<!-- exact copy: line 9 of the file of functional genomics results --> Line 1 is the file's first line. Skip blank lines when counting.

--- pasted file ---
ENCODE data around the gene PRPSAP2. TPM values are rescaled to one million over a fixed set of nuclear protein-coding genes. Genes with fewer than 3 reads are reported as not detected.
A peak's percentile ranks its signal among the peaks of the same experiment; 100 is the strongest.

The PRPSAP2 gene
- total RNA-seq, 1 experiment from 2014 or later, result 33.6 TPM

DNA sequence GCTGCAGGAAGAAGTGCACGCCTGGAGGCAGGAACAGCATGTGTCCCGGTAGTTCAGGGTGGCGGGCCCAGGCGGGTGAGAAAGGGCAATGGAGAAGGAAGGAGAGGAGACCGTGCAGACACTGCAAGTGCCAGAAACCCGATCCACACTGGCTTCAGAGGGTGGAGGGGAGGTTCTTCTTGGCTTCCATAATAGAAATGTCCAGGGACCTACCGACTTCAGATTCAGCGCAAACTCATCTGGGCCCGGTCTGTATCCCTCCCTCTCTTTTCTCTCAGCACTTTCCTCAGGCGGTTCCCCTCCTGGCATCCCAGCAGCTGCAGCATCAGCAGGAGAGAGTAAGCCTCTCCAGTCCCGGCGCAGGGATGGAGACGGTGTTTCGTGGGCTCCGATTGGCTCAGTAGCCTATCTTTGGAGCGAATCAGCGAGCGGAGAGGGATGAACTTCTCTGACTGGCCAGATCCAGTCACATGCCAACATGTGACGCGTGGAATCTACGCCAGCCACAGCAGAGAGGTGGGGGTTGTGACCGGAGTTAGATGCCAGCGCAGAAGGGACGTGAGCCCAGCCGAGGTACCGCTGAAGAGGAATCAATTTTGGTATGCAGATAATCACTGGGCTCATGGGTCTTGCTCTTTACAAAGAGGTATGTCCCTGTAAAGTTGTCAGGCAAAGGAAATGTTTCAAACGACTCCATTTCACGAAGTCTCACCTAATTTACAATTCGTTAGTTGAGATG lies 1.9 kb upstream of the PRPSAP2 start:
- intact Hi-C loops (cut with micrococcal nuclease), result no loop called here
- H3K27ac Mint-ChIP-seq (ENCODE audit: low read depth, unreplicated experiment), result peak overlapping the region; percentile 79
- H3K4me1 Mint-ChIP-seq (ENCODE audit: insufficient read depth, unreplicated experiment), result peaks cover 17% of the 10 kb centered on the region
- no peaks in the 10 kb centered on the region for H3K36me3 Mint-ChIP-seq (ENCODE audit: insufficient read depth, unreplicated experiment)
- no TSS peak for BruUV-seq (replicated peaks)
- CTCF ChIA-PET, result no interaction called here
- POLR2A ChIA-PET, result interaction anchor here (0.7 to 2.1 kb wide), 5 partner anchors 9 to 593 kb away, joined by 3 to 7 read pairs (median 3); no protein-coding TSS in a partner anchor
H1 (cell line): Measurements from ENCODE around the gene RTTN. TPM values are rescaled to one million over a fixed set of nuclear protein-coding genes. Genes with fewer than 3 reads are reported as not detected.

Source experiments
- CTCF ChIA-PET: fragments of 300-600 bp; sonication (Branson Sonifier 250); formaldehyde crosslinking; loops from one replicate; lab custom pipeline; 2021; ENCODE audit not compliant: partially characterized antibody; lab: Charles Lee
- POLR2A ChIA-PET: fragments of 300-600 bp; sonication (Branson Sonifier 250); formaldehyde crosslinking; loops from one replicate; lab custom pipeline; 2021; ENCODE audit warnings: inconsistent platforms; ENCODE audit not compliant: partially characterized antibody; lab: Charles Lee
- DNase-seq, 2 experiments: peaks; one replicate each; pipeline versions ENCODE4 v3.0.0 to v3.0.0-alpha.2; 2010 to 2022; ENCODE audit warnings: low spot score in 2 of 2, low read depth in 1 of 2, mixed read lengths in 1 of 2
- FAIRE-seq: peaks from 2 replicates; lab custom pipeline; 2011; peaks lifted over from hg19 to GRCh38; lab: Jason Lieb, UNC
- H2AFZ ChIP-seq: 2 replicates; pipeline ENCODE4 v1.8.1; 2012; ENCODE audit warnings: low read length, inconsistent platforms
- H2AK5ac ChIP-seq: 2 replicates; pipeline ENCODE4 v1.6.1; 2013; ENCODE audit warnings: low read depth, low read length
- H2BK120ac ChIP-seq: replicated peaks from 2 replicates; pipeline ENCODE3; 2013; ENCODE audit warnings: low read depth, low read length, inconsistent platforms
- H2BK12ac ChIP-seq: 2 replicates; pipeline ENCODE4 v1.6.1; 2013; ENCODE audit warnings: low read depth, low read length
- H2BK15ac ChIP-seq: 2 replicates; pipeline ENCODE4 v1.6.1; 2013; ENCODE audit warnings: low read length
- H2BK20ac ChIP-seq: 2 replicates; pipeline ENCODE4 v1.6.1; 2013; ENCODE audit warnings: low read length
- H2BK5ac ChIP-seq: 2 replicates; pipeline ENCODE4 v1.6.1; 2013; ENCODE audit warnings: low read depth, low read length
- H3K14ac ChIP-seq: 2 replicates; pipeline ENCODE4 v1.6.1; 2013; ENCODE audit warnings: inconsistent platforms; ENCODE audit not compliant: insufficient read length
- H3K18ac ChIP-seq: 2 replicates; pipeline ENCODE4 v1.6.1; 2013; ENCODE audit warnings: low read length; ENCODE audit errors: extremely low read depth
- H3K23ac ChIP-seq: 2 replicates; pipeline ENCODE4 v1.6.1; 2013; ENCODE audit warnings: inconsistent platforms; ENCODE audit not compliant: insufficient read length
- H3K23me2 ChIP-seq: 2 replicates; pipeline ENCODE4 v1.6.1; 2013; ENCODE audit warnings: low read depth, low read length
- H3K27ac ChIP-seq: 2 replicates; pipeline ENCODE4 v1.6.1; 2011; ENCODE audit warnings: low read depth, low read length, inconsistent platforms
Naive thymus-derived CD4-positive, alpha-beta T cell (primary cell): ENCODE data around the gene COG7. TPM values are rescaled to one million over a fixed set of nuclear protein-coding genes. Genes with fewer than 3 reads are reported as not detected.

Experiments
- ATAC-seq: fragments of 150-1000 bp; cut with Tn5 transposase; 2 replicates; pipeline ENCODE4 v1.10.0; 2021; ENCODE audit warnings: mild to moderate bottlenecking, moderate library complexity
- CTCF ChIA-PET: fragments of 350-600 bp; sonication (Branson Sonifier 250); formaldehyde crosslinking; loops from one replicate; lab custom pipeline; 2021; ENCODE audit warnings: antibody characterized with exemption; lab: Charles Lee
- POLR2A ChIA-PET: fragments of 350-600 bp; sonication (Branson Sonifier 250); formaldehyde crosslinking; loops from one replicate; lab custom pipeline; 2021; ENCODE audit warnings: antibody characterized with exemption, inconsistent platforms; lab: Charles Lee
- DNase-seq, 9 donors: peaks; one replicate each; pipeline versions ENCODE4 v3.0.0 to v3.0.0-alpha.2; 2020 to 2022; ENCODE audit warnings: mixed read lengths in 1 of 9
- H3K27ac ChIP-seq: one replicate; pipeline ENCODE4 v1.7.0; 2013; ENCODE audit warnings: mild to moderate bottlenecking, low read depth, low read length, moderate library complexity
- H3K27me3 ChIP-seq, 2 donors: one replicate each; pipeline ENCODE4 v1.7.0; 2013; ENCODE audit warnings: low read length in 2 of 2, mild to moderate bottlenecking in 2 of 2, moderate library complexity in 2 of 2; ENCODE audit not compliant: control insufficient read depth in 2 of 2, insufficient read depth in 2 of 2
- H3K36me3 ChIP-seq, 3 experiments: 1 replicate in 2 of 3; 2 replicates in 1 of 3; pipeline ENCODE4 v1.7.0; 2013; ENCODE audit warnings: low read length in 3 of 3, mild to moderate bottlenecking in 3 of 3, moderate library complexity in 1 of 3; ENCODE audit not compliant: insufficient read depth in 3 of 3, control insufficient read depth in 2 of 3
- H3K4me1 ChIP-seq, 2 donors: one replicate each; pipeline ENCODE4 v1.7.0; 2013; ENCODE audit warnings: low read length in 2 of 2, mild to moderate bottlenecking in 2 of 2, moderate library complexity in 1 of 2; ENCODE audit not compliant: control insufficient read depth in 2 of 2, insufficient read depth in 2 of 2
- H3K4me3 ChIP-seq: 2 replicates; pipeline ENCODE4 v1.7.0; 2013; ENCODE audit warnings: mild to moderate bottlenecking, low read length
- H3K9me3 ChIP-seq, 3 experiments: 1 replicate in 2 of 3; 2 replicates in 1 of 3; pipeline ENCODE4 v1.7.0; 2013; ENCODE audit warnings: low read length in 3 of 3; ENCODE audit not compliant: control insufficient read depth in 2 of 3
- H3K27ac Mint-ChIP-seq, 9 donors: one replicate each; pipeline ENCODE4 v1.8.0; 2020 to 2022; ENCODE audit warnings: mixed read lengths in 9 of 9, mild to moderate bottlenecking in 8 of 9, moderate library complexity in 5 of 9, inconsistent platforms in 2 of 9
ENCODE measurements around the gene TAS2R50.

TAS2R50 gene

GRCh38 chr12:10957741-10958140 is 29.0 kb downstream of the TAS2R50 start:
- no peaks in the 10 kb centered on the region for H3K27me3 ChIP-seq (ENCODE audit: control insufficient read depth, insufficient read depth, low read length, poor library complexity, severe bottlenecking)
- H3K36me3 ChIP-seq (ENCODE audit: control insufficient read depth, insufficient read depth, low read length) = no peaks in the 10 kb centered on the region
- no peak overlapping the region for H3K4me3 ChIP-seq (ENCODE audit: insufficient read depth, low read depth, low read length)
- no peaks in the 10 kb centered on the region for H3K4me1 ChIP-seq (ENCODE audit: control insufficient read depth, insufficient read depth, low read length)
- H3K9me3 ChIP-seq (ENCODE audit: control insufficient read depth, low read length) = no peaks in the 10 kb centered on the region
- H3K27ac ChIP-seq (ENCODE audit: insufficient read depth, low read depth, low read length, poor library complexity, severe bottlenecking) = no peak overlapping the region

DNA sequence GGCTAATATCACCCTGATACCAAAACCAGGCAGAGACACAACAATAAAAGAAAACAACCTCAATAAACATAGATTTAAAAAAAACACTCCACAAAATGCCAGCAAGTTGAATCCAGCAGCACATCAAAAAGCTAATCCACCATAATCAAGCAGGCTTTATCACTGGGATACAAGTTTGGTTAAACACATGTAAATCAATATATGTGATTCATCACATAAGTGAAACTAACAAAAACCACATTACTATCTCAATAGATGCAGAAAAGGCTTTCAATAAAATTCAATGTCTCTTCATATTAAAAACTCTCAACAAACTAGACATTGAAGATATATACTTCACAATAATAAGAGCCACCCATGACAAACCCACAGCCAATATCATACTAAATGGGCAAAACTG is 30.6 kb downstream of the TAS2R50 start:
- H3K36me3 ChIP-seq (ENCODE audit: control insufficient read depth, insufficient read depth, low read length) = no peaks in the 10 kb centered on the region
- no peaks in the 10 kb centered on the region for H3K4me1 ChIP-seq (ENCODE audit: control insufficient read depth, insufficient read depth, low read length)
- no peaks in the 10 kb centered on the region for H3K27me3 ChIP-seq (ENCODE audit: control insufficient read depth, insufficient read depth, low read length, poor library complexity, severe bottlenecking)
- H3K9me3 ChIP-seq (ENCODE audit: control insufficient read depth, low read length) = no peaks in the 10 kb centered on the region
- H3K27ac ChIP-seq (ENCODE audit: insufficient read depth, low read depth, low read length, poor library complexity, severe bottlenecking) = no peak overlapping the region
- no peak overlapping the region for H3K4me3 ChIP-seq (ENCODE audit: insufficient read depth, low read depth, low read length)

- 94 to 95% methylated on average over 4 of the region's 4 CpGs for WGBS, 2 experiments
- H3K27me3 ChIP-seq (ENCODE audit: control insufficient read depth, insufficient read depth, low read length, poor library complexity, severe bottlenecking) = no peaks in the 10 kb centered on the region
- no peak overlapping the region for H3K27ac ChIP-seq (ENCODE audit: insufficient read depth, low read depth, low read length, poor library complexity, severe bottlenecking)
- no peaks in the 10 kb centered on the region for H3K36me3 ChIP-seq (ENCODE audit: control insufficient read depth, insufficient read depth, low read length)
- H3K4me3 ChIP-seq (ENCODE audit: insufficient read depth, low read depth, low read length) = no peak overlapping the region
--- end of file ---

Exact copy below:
- no peaks in the 10 kb centered on the region for H3K36me3 Mint-ChIP-seq (ENCODE audit: insufficient read depth, unreplicated experiment)